The exhibition gathered some of the country’s most prominent and up-and-coming artists under Jeddah’s auspices.
In an ode to the rowshan, one of the maximum distinctive Hijazi architectural features, 43 Saudi female artists combined forces in Jeddah’s Fine Art Center exhibition. The rowshan is an elaborately patterned wooden window frame at the outdoor of the old homes that air their interior. In the display, titled “Rawasheen,” (plural for rowshan), Saudi artist and trainer Ibtihal Bajnaid collected many of the country’s most prominent and up-and-coming artists under the auspices of the city of Jeddah. The artists seemed to capture the splendour of the rowshan, which turned into a prominent feature of old homes in Makkah, Jeddah and Madinah. The use of the rawasheen has died out, and they are observed only in some offices, houses and old homes in Hijaz today. With 70 artworks on display, the purpose was to preserve and even revive Jeddah’s innovative architecture legacy. Bajnaid has researched the art of the rowshan for years. Looking to revive the architectural feature, she dedicated her first exhibition to its splendour. She informed :”The rawasheen of Jeddah is only the start. We are making plans to cover all historic structure and traditional legacies of the Kingdom.” The artworks of the gallery — a number of them abstract art inspired by the essence of the old city today — have been mostly inspired by images of the rawasheen by well-known photographers. Najla Abdulshakour, an artist who’s the media coordinator of the gallery, stated the gallery works as “a documentation for the cultural heritage of Saudi Arabia and its historical civilization, specifically the well-known architectural art of historic Jeddah.”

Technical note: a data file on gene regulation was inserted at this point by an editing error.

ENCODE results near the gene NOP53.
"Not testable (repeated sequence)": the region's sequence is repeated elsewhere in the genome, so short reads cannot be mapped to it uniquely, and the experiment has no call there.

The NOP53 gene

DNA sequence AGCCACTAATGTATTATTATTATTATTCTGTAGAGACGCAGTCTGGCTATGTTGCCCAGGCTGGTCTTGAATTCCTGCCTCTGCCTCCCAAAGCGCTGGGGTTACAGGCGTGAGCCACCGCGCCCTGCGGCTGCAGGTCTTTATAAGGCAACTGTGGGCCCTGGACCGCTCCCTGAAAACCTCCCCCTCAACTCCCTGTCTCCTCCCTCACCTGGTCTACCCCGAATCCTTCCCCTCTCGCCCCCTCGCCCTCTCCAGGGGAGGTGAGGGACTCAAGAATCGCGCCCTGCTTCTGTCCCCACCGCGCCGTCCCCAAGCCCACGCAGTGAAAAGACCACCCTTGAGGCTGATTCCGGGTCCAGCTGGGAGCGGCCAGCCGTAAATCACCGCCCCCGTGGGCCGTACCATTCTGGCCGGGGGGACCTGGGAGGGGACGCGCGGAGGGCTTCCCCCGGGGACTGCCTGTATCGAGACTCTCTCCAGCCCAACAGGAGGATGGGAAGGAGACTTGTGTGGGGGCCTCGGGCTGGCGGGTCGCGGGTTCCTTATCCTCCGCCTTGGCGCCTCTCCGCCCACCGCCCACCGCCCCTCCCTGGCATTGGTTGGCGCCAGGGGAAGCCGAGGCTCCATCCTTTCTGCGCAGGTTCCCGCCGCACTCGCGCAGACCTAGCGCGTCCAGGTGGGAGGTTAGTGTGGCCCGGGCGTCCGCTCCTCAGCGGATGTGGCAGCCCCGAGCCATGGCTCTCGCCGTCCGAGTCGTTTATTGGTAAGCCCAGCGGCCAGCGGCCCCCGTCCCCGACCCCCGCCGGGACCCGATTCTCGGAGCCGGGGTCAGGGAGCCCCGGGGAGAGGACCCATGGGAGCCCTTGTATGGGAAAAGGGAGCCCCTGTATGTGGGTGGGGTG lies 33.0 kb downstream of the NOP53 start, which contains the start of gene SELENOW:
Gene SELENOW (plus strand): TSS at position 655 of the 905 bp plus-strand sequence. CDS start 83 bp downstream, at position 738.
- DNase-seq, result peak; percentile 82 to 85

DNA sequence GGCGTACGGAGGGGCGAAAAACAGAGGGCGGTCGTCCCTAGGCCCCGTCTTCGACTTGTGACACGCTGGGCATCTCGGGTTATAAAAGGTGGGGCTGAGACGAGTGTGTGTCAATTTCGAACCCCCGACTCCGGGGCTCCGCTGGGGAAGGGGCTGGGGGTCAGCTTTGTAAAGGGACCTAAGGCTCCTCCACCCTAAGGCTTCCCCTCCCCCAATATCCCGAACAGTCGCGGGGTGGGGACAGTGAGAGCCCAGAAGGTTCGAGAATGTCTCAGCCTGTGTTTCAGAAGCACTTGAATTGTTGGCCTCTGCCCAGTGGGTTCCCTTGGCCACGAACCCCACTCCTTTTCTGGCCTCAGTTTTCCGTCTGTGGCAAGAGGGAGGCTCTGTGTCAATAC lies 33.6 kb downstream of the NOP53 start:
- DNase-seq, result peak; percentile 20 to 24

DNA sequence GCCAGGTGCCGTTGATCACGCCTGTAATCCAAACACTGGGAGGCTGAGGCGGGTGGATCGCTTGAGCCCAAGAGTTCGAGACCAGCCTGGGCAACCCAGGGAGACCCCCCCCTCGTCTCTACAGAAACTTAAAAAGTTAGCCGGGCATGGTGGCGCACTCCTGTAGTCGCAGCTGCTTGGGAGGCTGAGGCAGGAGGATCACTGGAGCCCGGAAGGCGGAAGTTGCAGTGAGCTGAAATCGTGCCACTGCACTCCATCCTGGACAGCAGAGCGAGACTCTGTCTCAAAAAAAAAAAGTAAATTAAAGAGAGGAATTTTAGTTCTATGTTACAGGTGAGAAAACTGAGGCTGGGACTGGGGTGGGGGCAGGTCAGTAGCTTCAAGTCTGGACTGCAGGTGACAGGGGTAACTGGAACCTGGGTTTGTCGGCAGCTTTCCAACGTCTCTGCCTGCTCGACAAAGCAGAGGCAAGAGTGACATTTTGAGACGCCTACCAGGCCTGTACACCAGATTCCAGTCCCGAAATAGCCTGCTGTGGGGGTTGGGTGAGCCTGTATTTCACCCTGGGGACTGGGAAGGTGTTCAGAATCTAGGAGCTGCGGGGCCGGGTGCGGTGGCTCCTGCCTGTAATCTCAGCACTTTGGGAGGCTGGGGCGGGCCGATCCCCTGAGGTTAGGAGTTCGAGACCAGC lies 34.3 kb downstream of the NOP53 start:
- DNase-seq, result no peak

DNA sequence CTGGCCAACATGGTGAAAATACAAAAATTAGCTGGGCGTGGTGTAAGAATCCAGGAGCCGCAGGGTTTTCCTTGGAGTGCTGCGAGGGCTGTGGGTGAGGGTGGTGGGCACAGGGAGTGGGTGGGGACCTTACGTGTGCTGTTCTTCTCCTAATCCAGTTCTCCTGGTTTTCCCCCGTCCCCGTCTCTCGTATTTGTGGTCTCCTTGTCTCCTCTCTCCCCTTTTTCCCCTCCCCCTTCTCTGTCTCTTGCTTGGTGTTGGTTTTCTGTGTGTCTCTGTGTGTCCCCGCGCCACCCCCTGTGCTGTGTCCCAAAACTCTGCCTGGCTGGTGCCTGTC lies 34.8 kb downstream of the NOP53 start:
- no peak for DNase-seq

Her mom stated: “Rital is a completely innovative, talented youngster and she’s a quick self-learner. She began out to attract cool animated film characters through tutorials on YouTube when she was seven. She then became curious about portrait and oil paintings. I tried to enrol her in portrait artwork courses; however, she wasn’t accepted because of her age. Luckily, she met Ibtihal, who welcomed her in her classes and provided her with the help that led her to take part today in an actual art gallery with adult artists for the first time even at this very younger age.” Afrah Ahmad, one of Riyadh’s participants, stated: “I cherished the subject so much, it has to do with the historical past of my country. My painting is built upon the one-point perspective, wherein you may see the whole thing from one direction.” Inspired by a 150-year-old building, Khadija Abu Al-Husain, from Makkah, attempted to mirror the extra vibrant tone of the building to pick up its decorative exterior, as inspired by a 150-year-old building, Khadija Abu Al-Husain, from Makkah, attempted to mirror the extra vibrant tone of the building to pick up its decorative exterior, implemented many adjustments to the building over the years. Today the building has been changed into an antique art gallery and oriental music cafe. “The authentic photo turned into in black and white, so I used aquatic colours to reflect at the style of vintage Jeddah structure,” she stated. Eighteen-year-old Jana Gandeel created models of the two maximum famous rawasheen in Jeddah using numerous materials, including the very thin Wawa wood, popsicle sticks, wooden dowels, and barbecue sticks, with some carving and different tools. “I want my artwork and name to be known in the art industry, I need to understand all of the big artists, and hopefully in the future, I may be one of them,” she stated.